Someone remarked how pretty she was. Mom said something like, “You better tell her she’s pretty or she’ll put the Hoo Doo on you." (In Haiti the population is 70% Catholic, 30% Protestant, but it's 100%  Voo Doo.)


Hearing this opened up a new topic of conversation for everyone. It seemed like they all had a ghost story they wanted to tell. Ms. Zsa Zsa told us that in her home country of Hungary there were many spooky stories of haunted castles and people told tales of Count Dracula and the spirits of the dead that float in the wind.


Someone asked if we had a Ouija board? Mom said no, but she dug up a deck of Tarot cards, saying maybe Sylvia could read their fortune. Sylvia was standing in front of Ms. Prissy Boots, who was by this time pretty well lit. Ms. Prissy Boots was being kind of snooty to Sylvia. She might have been a little racist or a little jealous, but I’m sure it was just the cheap rum. 


“Can you conjure up spirits?” Ms. Prissy Boots asked Sylvia sarcastically.


Ignoring the contempt in Miss Prissy Boots voice Sylvia replied in her beautiful accented voice, “That’s up to you, but if that is what you want, I will try.” 


Excitedly, after hearing this, everyone got geared up for a séance. Sylvia asked that everybody who wanted to participate sit in a chair around the dining room table. 


“No thanks, I’ve got enough critics,” said Mr. Bob and he watched the goings on from the other side of the room. He and his wife, Dolores, played gin rummy and took notes.


A large candle was lit and placed on the table. After lighting several other candles around the room, the lights were dimmed.  The willing participants sat around the table and joined hands.


Sylvia spoke to no one in particular, but said that as a guide it was her job to tell them that everyone inherits their spirits from their blood lines, from previous generations of family members. She told everyone that most white people have lost their connection with their ancestors after many hundreds of years of neglect. She said that the people of Haiti stayed in constant contact with their ancestors and that she herself was a descendant of an African princess.


Where it came from I don’t know, but Sylvia placed two bowls of what I remember to be chicken blood and salt. Then using a forefinger, she dabbed a spot of blood on everyone's chin. To me it seemed almost comical seeing a bunch of adults facing each other, holding hands with chicken blood smeared on their chin. In the semi-darkness you could see the reflection from the light of the candle dancing in their eyes. She got everyone to join in as she started to chant, the same words over and over.


Sylvia started swaying back and forth, setting the mood. I believe her chants were in French so I don’t know exactly what they said, perhaps no one else did either. Each verse got louder and louder. What she said didn’t seem to matter to anyone, they were just repeating what they heard her say. Copying her, they started swaying back and forth in unison.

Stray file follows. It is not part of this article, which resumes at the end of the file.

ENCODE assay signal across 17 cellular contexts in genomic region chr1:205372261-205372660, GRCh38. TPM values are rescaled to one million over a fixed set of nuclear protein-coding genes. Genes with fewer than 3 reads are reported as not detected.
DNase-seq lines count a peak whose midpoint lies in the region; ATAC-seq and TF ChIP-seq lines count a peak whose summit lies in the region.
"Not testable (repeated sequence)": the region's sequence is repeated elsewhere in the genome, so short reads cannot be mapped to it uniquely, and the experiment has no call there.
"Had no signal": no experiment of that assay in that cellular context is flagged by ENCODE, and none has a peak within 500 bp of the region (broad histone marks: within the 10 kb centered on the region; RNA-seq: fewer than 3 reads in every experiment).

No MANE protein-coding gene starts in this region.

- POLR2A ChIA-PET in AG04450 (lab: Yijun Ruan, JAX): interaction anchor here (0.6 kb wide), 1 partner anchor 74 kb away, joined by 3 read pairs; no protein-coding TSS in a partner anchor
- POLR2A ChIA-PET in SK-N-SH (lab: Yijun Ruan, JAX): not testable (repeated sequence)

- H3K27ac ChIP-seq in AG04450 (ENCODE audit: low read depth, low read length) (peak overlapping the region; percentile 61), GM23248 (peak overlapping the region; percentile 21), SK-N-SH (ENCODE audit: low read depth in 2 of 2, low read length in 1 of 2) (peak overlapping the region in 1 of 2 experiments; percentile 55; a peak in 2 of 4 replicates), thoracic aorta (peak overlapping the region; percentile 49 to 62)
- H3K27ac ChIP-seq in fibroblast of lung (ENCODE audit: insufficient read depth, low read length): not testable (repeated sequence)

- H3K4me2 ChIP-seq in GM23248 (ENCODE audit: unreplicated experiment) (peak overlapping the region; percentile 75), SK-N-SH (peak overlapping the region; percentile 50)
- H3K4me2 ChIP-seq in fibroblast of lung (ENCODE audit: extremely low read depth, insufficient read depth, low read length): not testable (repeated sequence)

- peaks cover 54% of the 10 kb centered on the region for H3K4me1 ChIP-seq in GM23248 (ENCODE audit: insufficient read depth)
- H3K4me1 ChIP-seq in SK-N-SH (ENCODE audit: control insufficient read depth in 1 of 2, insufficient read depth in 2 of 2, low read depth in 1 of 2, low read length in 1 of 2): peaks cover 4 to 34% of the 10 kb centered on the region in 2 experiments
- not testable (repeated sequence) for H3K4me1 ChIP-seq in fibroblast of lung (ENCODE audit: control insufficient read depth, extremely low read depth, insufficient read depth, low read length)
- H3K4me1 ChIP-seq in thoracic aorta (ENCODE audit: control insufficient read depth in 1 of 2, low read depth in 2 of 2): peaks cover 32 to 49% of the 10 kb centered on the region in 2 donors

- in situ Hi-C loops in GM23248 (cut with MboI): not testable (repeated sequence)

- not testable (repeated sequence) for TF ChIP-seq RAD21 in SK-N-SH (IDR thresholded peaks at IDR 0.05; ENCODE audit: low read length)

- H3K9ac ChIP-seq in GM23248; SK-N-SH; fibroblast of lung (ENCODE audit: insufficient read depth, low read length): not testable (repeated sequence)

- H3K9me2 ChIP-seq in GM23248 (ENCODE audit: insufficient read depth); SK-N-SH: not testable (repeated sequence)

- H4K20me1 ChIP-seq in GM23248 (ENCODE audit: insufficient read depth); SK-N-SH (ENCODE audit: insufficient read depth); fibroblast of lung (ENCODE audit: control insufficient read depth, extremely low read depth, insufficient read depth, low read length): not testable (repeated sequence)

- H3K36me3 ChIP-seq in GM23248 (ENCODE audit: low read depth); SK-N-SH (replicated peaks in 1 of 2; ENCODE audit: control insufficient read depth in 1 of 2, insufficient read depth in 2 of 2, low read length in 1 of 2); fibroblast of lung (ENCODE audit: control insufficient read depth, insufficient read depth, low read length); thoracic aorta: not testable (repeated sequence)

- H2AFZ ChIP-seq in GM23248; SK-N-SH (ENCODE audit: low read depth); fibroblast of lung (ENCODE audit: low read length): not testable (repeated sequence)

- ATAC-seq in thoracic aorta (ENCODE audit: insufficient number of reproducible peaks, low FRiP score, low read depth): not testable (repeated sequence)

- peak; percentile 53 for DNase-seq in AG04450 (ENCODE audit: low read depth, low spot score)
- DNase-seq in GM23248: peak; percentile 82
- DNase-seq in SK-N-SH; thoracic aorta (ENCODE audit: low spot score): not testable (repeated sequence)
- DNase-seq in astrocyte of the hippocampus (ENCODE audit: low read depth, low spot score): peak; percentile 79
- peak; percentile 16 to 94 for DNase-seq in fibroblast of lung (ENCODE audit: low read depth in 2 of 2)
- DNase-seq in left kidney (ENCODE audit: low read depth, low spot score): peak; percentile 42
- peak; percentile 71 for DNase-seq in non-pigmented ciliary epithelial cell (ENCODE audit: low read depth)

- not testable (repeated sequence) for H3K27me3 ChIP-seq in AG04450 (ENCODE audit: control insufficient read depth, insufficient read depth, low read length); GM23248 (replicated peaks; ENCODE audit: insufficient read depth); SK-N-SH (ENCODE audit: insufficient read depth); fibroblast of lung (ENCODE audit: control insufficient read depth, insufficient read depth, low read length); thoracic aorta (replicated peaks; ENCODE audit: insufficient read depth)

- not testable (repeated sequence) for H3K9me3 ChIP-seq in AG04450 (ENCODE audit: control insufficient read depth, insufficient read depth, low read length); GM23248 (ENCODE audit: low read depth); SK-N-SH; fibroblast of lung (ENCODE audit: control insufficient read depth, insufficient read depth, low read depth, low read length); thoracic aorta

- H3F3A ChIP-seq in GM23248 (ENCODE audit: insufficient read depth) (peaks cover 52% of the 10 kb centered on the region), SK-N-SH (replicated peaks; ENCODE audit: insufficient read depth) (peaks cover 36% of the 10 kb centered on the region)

Sylvia started asking questions of each individual.  Sometimes she would say that someone wishes to talk to you, stuff like that. There were times when suddenly without warning she would unclasp her grip and reach into the bowl of salt and get a pinch in her fingertips and throw it over the shoulder of someone and say, “Sacre Bleur, scat, not you, get out of here.” Even her dark complexion turned pale. Now that got to me. She was making me feel spooky.


At first, I thought it was an act, but if Sylvia was scared, so was I. That got me to feeling kind of eerie. Sylvia would ask the spirits a question for someone. While she was waiting for the answer, the candle would sometimes flicker or the light would get dimmer. When it was Ms. Prissy Boot’s turn, Sylvia’s eyes rolled back in her head till all you could see was the whites of her eyes. I don't know if she did it on purpose or what, but she started to shimmy, spilling the bowl of blood across the top of the table. It sure looked real to me.


A gust of wind came through the open French doors behind her and unfurled the curtains that blew up to the ceiling and the light from the candle went out. The only light was coming from a candle on a shelf in the next room.

Suddenly, Ms. Prissy Boots rose from her chair. She grabbed the bowl of salt. Her shadow danced on the wall from the dim candlelight as she threw all the contents through the doorway into the night. Then she went into a fit, spouting off at the mouth. Yeah, even though she was slurring her words, I could hear every word. Loud enough to wake the dead.  She could out cuss a sailor, all right.


Everyone got up and scattered. After crawling around to the side of the house so that we could see better through the open French doors,my brothers and I were drenched in a shower of salt. After seeing Miss Prissy Boots in action, we decided it was a good time to beat feet back through our bedroom window and get in back in bed where we were supposed to be.


The séance was over. You know, that could have been the night when Ms. Prissy Boots swore off alcohol for good.


Sylvia left us soon afterwards. We were told that she failed a TB test and was shipped back to Haiti. Mom always swore that Ms. Prissy Boots had something to do with it. None of us had to take a TB test. As far as I know, we never did hear from her again.


Mom acted differently after that. Every year when the USO returned, everybody would bring mom party favors for her bar.  Some would ask about Sylvia. She would stare off into space and respond with vague answers. The members of the USO troupe would vary from year to year, (the next year it was Connie Francis and Connie Stevens) but there was always someone that would remember to ask about Sylvia. At times like this, Mom would just smile and stare out the window, our curtains now pinned to the wall, watching the wind gusts blowing across the bay.


Until the day she died, my Mom was always terrified of haints. She was leery of an open window. If she walked by and the wind blew the curtain up in the air, or if it even moved, she was out of the house and down the street saying, “Somebody go in the house and shut that damn window.”

Submitted: April 16, 2021

© Copyright 2022 mike frailey. All rights reserved.